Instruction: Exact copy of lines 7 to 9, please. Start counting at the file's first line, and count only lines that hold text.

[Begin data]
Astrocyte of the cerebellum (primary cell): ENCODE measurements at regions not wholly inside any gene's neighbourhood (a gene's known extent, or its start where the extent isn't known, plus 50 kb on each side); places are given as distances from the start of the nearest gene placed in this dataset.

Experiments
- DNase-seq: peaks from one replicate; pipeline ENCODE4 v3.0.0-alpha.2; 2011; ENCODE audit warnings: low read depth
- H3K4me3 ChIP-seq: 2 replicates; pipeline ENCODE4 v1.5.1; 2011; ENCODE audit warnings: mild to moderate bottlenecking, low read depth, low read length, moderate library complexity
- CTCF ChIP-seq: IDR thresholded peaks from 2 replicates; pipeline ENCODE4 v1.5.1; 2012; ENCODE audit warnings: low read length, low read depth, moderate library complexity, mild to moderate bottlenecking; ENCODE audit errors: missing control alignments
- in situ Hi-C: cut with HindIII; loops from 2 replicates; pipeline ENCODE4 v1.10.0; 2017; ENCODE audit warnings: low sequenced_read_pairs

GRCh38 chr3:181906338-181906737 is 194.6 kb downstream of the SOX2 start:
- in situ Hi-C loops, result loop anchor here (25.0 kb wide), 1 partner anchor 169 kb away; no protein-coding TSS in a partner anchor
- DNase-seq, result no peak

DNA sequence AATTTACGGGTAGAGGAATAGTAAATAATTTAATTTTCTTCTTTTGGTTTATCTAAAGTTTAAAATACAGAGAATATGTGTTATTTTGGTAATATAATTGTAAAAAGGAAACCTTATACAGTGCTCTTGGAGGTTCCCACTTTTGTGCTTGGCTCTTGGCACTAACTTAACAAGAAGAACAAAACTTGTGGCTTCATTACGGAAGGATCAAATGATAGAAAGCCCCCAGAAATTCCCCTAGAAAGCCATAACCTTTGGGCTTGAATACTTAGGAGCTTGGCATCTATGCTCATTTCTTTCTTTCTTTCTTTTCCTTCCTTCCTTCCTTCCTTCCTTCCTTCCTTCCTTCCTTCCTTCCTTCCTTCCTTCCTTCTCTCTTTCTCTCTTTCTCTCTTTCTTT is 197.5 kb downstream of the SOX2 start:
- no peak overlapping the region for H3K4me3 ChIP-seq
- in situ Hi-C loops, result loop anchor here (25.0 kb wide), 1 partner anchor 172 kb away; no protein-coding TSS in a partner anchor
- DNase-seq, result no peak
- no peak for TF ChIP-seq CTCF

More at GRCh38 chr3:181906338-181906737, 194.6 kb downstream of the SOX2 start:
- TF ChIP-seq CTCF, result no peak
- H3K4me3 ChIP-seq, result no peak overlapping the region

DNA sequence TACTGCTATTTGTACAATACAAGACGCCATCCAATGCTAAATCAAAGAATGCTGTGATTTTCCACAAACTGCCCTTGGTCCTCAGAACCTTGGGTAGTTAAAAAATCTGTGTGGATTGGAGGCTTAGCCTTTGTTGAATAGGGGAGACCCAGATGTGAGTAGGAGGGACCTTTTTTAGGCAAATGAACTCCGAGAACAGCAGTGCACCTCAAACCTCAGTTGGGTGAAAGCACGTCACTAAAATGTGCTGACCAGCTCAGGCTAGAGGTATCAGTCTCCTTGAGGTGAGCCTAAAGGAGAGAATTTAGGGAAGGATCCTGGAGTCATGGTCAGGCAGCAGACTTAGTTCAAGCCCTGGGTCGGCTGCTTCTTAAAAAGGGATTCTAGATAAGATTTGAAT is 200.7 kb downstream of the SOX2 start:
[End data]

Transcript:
GRCh38 chr3:181906338-181906737 is 194.6 kb downstream of the SOX2 start:
- in situ Hi-C loops, result loop anchor here (25.0 kb wide), 1 partner anchor 169 kb away; no protein-coding TSS in a partner anchor
- DNase-seq, result no peak